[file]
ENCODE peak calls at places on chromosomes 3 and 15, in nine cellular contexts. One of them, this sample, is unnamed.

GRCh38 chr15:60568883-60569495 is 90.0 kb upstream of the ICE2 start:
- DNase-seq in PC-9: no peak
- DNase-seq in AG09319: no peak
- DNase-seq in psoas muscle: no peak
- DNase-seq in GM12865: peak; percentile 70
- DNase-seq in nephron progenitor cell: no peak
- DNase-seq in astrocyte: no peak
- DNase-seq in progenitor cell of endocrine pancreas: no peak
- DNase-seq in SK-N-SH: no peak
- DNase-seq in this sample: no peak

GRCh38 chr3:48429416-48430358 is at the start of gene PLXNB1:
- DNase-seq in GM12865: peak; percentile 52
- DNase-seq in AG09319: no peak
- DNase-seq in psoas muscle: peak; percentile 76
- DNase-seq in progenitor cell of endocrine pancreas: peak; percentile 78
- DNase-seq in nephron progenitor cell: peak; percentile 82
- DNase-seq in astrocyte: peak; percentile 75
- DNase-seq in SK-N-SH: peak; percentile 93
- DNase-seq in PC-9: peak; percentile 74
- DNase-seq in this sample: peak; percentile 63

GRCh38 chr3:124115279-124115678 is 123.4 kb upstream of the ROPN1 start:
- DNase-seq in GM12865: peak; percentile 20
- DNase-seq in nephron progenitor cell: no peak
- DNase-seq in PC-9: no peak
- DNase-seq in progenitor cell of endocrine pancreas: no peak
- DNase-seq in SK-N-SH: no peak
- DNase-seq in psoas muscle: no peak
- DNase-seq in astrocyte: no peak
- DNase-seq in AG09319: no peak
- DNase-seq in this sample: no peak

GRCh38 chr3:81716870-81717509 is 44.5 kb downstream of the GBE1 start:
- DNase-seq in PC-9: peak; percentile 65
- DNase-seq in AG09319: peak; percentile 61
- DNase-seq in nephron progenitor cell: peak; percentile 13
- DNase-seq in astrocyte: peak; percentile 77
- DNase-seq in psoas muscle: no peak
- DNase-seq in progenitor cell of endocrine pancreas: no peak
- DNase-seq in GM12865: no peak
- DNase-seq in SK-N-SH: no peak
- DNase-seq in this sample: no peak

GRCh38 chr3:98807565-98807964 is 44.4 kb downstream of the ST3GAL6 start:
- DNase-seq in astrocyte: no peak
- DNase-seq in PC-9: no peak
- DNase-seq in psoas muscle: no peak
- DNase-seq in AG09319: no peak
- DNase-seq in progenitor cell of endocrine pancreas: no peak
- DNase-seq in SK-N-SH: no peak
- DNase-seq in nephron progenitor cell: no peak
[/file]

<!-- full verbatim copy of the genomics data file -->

ENCODE peak calls at places on chromosomes 3 and 15, in nine cellular contexts. One of them, this sample, is unnamed.

GRCh38 chr15:60568883-60569495 is 90.0 kb upstream of the ICE2 start:
- DNase-seq in PC-9: no peak
- DNase-seq in AG09319: no peak
- DNase-seq in psoas muscle: no peak
- DNase-seq in GM12865: peak; percentile 70
- DNase-seq in nephron progenitor cell: no peak
- DNase-seq in astrocyte: no peak
- DNase-seq in progenitor cell of endocrine pancreas: no peak
- DNase-seq in SK-N-SH: no peak
- DNase-seq in this sample: no peak

GRCh38 chr3:48429416-48430358 is at the start of gene PLXNB1:
- DNase-seq in GM12865: peak; percentile 52
- DNase-seq in AG09319: no peak
- DNase-seq in psoas muscle: peak; percentile 76
- DNase-seq in progenitor cell of endocrine pancreas: peak; percentile 78
- DNase-seq in nephron progenitor cell: peak; percentile 82
- DNase-seq in astrocyte: peak; percentile 75
- DNase-seq in SK-N-SH: peak; percentile 93
- DNase-seq in PC-9: peak; percentile 74
- DNase-seq in this sample: peak; percentile 63

GRCh38 chr3:124115279-124115678 is 123.4 kb upstream of the ROPN1 start:
- DNase-seq in GM12865: peak; percentile 20
- DNase-seq in nephron progenitor cell: no peak
- DNase-seq in PC-9: no peak
- DNase-seq in progenitor cell of endocrine pancreas: no peak
- DNase-seq in SK-N-SH: no peak
- DNase-seq in psoas muscle: no peak
- DNase-seq in astrocyte: no peak
- DNase-seq in AG09319: no peak
- DNase-seq in this sample: no peak

GRCh38 chr3:81716870-81717509 is 44.5 kb downstream of the GBE1 start:
- DNase-seq in PC-9: peak; percentile 65
- DNase-seq in AG09319: peak; percentile 61
- DNase-seq in nephron progenitor cell: peak; percentile 13
- DNase-seq in astrocyte: peak; percentile 77
- DNase-seq in psoas muscle: no peak
- DNase-seq in progenitor cell of endocrine pancreas: no peak
- DNase-seq in GM12865: no peak
- DNase-seq in SK-N-SH: no peak
- DNase-seq in this sample: no peak

GRCh38 chr3:98807565-98807964 is 44.4 kb downstream of the ST3GAL6 start:
- DNase-seq in astrocyte: no peak
- DNase-seq in PC-9: no peak
- DNase-seq in psoas muscle: no peak
- DNase-seq in AG09319: no peak
- DNase-seq in progenitor cell of endocrine pancreas: no peak
- DNase-seq in SK-N-SH: no peak
- DNase-seq in nephron progenitor cell: no peak